Why you should care
Five Chinese tourists are struggling to drag their heavy suitcases up the steep street. With 2-inch-deep cracks between the cobblestones, the wheels are utterly useless. And the wonky red bricks mean the skinny sidewalk falls short of its intended purpose.
But really, who cares? Function isn’t exactly the point here. Look up, and a Civil War–era Union flag with gold trim and stars flutters in the wind, catching the angle of the sun perfectly, pretty much like always. All around is lush red brick, also catching the light, and glowing in different ways at different times of day. Breathtaking.
This is Acorn Street in the Beacon Hill neighborhood of Boston, a street many believe to be the most photographed in the U.S.
Ironically, Acorn Street’s luxury apartments used to house the servants of people who lived in the bigger houses on neighboring streets, says local historian and Suffolk University professor Robert Allison. Most of the buildings date back to the late 18th and early 19th centuries, when the wealthy residents of the cramped city wanted to build an elegant neighborhood around the new, gold-domed Statehouse. In order to build it, they had to chop off the top of Boston’s highest peak from which the neighborhood takes its name.
After posing for an obligatory selfie on Acorn Street, I move on. Because, unlike Instagram, I know where to find the greatest treasures of Beacon Hill. Take a turn away from the tourist -trodden path and head into the surrounding narrow streets, dead-end alleys and obscured public walkways squeezed between houses. Magic! There are the impeccably charming mini courtyards and the endearing 4-foot-tall doorways that used to lead to town-house coal cellars (I am about two feet too tall to enter), and more than 1,100 gas-powered lampposts that remain lit 24 hours a day.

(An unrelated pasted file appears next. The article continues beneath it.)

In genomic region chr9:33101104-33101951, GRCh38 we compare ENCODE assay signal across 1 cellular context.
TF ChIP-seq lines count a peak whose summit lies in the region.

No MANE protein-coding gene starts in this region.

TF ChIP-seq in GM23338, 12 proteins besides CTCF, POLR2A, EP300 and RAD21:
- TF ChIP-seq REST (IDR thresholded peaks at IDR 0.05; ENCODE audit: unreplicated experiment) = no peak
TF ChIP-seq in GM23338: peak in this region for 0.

And there is something indescribably pleasing about seeing a house with the number 34½.
When I was at college nearby, an architecture prof told me that the odd black stone among the red brick had been accidentally burned in the unruly Colonial furnaces. But the effect was so beautiful that it was intentionally replicated, subsequently becoming New England’s signature look. Every house in Beacon Hill complements this glorious brickwork with identical white-trim wooden window frames and jet-black wooden shutters. Indeed, the local architectural commission has to approve any changes that might be visible from the outside should anyone want to stray from the norm, says Beacon Hill Civic Association board chairman Mark Kiefer. With the area still synonymous with wealth, I get the feeling that even residents’ fancy black coupes are chosen to complement the local aesthetic. “I wouldn’t be surprised,” says Kiefer.
What’s the best time of year to visit Beacon Hill? In the spring and summer the flower-packed courtyards are in full bloom, in the fall the autumnal colors show off the neighborhood’s brickwork (and residents take Halloween seriously — it’s been named one of the best neighborhoods in the country for trick-or-treating) and in the winter residents decorate their porches once again for the holidays (in keeping with the area’s aesthetic, of course) — they clearly love the attention.
Just steer clear of those steep cobbled streets when they’re icy.